20 million kids
& adolescents have been
for mental “disorders”
that are simply based
on checklists of behaviors. (1)
There are no brain scans, x-rays, genetic or blood tests that can prove they are “mentally ill”, yet these children are stigmatized for life with psychiatric disorders, and prescribed dangerous, life-threatening psychiatric drugs. Child drugging is a $4.8 billion-a-year industry. Get the facts about this multi-billion dollar industry that is labeling and drugging kids for profit. (2)
ADHD — The Challenge CCHRInt
CCHR: Psychiatry—Labeling Kids with Bogus ‘Mental Disorders’ CCHRInt
The Citizens Commission on Human Rights (CCHR) is a non-profit mental health watchdog, responsible for helping to enact more than 150 laws protecting individuals from abusive or coercive practices. (3)
More on the CCHR – from their website
CCHR has long fought to restore basic unalienable human rights to the field of mental health, including, but not limited to, full informed consent regarding the medical legitimacy of psychiatric diagnosis, the risks of psychiatric treatments, the right to all available medical alternatives, and the right to refuse any treatment considered harmful. CCHR was co-founded in 1969 by the Church of Scientology and Professor of Psychiatry Emeritus Dr. Thomas Szasz at a time when patients were being warehoused in institutions and stripped of all constitutional, civil and human rights.
CCHR functions solely as a mental health watchdog, working alongside many medical professionals including doctors, scientists, nurses and those few psychiatrists who have taken a stance against the biological/drug model of “disease” that is continually promoted by the psychiatric/pharmaceutical industry as a way to sell drugs. It is a non political, non-religious, non-profit organization dedicated solely to eradicating mental health abuse and enacting patient and consumer protections. CCHR’s Board of Advisers, called Commissioners, include doctors, scientists, psychologists, lawyers, legislators, educators, business professionals, artists and civil and human rights representatives.
People frequently ask if CCHR is of the opinion that no one should ever take psychiatric drugs, but this website is not dedicated to opinion. It is dedicated to providing information that a multi-billion dollar psycho/pharmaceutical industry does not want people to see or to know. The real question therefore is this; Do people have a right to have all the information about A) the known risks of the drugs and/or treatment from unbiased, non-conflicted medical review, B) the medical validity of the diagnosis for which drugs are being prescribed, C) all non-drug options (essentially informed consent) and D) the right to refuse any treatment they consider harmful.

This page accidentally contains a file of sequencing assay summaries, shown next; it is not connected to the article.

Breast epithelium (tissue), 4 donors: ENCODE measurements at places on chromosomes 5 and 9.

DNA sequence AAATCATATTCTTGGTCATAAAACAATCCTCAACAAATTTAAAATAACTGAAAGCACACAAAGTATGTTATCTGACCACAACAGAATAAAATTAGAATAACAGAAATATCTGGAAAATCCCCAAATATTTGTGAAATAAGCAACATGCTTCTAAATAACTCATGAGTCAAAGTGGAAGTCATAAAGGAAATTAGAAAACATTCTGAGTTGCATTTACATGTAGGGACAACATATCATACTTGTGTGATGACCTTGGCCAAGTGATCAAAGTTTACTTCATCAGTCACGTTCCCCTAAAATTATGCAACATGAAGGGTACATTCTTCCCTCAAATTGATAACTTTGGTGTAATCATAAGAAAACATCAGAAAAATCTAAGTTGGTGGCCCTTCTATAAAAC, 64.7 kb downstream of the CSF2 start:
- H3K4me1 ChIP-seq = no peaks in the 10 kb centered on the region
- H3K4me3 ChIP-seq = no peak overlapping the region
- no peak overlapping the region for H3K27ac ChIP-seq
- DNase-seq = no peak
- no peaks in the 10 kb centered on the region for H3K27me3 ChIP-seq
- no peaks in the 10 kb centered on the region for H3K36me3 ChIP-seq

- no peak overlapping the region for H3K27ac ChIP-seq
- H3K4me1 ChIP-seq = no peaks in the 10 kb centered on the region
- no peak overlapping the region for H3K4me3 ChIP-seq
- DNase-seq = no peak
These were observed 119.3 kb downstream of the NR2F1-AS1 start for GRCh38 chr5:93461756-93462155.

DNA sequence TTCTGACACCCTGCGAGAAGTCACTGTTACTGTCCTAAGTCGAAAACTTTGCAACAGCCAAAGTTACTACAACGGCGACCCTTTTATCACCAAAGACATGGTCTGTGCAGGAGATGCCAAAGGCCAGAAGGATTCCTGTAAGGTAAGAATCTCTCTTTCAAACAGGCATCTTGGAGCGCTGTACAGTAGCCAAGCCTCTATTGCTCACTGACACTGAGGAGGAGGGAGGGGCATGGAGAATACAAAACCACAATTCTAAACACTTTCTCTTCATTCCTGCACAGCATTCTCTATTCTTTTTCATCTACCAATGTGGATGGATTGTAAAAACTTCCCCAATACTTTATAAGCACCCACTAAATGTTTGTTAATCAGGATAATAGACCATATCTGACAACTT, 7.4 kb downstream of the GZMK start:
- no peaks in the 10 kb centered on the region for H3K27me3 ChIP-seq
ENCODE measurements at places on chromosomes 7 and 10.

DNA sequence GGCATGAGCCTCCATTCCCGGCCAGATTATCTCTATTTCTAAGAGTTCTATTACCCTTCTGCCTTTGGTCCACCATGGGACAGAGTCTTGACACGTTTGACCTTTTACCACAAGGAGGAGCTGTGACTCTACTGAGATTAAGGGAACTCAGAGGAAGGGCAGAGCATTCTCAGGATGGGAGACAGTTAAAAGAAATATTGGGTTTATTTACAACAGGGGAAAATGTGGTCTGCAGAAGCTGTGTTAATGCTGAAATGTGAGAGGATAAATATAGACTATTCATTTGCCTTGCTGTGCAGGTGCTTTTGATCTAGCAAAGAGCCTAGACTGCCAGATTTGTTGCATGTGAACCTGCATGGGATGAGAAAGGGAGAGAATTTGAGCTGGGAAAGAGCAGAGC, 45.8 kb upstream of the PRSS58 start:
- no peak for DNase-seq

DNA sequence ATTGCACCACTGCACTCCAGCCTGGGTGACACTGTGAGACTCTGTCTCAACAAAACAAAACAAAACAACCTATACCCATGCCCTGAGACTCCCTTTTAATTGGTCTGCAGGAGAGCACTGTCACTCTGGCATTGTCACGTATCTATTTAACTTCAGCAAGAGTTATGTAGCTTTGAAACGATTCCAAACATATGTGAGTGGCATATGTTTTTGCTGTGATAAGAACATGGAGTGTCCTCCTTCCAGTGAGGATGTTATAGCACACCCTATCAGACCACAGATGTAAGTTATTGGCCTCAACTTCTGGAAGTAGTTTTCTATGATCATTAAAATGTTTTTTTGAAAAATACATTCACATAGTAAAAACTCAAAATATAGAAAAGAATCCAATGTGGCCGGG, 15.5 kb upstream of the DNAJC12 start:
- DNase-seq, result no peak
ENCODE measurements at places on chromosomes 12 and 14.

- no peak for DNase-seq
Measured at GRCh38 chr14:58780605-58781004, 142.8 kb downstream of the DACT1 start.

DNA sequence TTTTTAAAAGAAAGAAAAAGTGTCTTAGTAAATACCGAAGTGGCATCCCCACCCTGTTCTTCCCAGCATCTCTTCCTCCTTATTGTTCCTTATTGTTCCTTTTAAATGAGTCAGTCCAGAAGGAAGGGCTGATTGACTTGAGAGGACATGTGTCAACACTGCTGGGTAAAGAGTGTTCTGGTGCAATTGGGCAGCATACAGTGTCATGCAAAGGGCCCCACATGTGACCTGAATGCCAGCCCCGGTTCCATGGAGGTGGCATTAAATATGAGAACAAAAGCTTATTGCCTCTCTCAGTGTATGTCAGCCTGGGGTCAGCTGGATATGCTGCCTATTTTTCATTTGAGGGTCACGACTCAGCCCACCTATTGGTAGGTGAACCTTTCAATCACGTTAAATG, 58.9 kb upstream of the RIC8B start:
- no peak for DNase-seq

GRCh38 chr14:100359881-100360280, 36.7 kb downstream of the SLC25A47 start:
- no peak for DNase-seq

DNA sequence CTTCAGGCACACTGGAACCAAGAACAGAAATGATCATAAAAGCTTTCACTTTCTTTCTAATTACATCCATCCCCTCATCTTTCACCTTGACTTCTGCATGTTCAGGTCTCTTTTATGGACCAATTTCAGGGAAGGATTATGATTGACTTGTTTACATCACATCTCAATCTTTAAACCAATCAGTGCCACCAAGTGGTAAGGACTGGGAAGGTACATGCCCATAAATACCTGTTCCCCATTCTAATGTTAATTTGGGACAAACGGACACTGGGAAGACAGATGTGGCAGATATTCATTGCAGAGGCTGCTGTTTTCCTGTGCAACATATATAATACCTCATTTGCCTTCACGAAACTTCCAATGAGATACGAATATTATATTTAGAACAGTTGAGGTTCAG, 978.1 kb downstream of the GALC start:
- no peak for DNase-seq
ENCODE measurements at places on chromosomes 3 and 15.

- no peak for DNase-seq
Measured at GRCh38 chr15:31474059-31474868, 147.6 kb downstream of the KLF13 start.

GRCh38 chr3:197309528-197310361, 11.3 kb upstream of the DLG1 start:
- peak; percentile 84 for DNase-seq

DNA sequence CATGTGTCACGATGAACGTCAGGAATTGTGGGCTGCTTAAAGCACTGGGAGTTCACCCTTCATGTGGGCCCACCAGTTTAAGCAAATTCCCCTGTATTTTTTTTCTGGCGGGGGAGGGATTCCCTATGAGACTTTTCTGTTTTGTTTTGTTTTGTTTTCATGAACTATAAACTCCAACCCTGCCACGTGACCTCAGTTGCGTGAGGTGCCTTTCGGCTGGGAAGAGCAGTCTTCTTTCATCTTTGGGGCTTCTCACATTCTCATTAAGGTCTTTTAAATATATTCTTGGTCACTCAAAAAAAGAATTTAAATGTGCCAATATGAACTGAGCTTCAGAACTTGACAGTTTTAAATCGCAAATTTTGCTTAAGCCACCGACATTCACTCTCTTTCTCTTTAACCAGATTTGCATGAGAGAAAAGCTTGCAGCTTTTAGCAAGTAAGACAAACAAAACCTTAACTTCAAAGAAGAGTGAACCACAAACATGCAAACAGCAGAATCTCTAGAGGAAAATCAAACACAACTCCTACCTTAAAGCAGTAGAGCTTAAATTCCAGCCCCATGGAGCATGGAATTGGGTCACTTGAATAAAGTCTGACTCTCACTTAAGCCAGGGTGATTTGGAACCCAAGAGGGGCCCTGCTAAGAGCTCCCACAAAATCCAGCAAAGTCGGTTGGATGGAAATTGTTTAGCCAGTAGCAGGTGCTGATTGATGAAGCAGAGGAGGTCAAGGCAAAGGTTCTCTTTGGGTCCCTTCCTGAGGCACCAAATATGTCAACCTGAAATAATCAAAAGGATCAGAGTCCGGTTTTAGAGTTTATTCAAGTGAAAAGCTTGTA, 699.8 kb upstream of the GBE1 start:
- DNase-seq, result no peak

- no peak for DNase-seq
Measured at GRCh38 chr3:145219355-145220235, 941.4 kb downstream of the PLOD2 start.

CCHR has worked for more than 40 years for full informed consent in the field of mental health, and the right to all the information regarding psychiatric diagnoses and treatment, not just the information coming from those with a vested interest in keeping them in the dark.
For more information click here.
CNL Editor’s Note: — Here is more info on –
Attention deficit hyperactivity disorder – extract
From Wikipedia, the free encyclopedia
Attention deficit hyperactivity disorder (ADHD or AD/HD or ADD) is a developmental disorder. It is primarily characterized by “the co-existence of attentional problems and hyperactivity, with each behavior occurring infrequently alone” and symptoms starting before seven years of age.
ADHD is the most commonly studied and diagnosed psychiatric disorder in children, affecting about 3 to 5 percent of children globally and diagnosed in about 2 to 16 percent of school aged children.
ADHD is diagnosed two to four times more frequently in boys than in girls, though studies suggest this discrepancy may be partially due to subjective bias of referring teachers. ADHD management usually involves some combination of medications, behavior modifications, lifestyle changes, and counseling.
ADHD and its diagnosis and treatment have been considered controversial since the 1970s. The controversies have involved clinicians, teachers, policymakers, parents and the media. Topics include the actuality of the disorder, its causes, and the use of stimulant medications in its treatment.
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